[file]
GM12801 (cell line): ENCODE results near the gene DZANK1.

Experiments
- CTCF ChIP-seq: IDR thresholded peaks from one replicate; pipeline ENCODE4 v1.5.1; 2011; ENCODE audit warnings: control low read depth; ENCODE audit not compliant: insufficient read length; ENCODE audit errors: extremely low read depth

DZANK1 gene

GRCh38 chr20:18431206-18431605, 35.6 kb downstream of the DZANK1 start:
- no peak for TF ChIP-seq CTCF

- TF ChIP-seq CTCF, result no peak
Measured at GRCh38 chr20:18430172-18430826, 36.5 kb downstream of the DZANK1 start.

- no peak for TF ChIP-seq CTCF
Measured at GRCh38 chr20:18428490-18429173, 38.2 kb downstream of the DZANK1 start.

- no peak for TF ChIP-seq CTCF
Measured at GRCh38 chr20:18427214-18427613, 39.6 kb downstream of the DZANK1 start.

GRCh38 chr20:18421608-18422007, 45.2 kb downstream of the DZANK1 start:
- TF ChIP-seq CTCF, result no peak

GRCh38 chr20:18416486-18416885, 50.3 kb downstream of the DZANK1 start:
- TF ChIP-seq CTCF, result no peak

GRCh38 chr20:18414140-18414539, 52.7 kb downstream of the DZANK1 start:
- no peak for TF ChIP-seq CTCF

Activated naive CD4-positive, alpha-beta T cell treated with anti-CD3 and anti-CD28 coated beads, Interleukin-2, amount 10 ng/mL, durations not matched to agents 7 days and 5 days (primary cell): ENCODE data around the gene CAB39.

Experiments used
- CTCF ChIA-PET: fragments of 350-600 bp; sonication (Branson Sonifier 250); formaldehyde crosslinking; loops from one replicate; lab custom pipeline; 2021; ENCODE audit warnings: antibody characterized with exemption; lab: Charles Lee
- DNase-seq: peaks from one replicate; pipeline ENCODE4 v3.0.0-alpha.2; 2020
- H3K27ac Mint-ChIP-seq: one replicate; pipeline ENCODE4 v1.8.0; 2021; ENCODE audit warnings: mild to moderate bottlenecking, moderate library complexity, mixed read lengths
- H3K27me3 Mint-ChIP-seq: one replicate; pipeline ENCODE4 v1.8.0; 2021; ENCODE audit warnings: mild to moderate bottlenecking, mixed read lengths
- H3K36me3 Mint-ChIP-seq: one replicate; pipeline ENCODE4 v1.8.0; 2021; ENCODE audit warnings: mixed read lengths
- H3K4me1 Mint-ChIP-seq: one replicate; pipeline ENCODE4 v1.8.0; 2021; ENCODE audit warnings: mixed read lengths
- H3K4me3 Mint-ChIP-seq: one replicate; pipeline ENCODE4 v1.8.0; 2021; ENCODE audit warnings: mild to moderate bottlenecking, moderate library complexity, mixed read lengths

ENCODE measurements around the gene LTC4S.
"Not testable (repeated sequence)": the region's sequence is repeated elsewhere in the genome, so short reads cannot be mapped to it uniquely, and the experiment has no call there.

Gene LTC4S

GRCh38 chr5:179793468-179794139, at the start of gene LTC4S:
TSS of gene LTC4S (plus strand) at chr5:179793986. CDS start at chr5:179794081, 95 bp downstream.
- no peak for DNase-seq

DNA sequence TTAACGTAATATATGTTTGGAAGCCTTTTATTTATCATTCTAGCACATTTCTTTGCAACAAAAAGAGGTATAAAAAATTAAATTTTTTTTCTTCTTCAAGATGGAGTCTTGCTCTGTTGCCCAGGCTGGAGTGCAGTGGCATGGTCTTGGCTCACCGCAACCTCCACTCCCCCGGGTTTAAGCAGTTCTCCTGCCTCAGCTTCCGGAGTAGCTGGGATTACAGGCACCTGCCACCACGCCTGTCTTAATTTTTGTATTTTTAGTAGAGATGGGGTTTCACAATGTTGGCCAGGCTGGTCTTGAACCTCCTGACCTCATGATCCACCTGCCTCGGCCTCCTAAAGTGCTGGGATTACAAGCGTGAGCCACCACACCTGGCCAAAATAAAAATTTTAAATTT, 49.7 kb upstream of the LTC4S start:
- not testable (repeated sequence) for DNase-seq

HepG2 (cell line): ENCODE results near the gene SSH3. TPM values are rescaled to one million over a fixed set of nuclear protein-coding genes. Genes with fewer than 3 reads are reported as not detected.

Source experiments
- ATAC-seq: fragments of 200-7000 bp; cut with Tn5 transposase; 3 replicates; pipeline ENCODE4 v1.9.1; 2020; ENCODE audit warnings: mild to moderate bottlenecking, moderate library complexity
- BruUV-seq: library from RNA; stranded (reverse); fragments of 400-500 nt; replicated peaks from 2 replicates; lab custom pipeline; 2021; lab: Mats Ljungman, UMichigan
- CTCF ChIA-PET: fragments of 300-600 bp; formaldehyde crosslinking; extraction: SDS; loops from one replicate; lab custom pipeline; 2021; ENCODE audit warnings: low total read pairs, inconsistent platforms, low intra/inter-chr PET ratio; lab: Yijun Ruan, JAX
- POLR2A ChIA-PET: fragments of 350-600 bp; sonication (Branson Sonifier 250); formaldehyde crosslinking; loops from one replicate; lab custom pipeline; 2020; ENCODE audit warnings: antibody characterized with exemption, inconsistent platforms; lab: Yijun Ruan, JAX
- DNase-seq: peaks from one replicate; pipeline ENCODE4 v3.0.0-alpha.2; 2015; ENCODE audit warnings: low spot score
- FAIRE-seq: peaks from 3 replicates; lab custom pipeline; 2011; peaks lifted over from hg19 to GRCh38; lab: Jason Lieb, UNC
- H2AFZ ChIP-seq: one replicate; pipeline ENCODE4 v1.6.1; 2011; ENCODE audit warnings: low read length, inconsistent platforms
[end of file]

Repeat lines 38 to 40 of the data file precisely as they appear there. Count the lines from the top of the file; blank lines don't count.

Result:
- ATAC-seq: fragments of 200-7000 bp; cut with Tn5 transposase; 3 replicates; pipeline ENCODE4 v1.9.1; 2020; ENCODE audit warnings: mild to moderate bottlenecking, moderate library complexity
- BruUV-seq: library from RNA; stranded (reverse); fragments of 400-500 nt; replicated peaks from 2 replicates; lab custom pipeline; 2021; lab: Mats Ljungman, UMichigan
- CTCF ChIA-PET: fragments of 300-600 bp; formaldehyde crosslinking; extraction: SDS; loops from one replicate; lab custom pipeline; 2021; ENCODE audit warnings: low total read pairs, inconsistent platforms, low intra/inter-chr PET ratio; lab: Yijun Ruan, JAX